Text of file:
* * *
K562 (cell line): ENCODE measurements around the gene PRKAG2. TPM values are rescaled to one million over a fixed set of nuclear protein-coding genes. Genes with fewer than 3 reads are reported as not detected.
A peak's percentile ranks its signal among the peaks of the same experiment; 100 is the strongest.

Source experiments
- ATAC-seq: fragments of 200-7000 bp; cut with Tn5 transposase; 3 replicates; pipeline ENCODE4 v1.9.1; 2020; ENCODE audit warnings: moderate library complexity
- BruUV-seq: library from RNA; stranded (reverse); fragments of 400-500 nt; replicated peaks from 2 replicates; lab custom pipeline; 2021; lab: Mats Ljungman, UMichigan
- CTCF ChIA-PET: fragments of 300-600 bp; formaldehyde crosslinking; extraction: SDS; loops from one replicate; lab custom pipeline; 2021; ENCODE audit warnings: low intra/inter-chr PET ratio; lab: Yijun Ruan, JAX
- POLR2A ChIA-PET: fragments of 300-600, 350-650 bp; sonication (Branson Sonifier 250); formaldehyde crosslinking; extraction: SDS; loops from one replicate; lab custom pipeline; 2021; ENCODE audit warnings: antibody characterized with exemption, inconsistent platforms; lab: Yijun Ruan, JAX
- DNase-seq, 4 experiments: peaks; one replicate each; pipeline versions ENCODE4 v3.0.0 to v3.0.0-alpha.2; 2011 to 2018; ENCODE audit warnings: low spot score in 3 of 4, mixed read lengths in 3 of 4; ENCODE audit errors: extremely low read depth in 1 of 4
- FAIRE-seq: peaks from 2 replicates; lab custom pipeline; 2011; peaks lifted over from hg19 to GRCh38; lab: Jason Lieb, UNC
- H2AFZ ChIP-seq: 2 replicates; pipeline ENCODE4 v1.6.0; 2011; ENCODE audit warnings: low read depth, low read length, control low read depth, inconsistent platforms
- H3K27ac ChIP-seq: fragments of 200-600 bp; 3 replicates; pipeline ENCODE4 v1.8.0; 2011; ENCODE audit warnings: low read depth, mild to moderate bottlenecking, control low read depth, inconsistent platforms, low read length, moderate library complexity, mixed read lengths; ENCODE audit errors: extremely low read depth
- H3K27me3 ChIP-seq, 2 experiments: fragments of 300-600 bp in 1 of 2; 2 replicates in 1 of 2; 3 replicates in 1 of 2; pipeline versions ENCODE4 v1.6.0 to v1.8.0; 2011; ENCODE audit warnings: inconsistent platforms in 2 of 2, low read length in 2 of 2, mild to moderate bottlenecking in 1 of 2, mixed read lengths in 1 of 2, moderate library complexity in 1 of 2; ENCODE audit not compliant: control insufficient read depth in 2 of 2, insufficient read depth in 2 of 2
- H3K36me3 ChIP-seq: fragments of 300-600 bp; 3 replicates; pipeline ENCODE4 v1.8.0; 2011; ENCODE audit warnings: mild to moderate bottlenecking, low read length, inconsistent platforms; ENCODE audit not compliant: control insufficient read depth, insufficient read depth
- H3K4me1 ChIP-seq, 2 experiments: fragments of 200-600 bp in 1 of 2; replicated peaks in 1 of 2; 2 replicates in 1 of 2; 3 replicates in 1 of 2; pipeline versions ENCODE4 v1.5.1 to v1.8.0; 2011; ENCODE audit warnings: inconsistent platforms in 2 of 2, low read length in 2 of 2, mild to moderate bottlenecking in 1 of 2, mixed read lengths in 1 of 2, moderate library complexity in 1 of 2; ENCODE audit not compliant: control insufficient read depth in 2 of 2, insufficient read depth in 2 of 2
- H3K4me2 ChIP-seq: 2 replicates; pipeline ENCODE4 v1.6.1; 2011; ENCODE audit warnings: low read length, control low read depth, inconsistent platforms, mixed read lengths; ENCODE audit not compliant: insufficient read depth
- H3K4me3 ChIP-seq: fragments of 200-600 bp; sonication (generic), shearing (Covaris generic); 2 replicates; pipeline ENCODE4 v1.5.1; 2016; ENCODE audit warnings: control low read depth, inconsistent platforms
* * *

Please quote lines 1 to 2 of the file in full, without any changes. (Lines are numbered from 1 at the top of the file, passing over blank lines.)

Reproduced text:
K562 (cell line): ENCODE measurements around the gene PRKAG2. TPM values are rescaled to one million over a fixed set of nuclear protein-coding genes. Genes with fewer than 3 reads are reported as not detected.
A peak's percentile ranks its signal among the peaks of the same experiment; 100 is the strongest.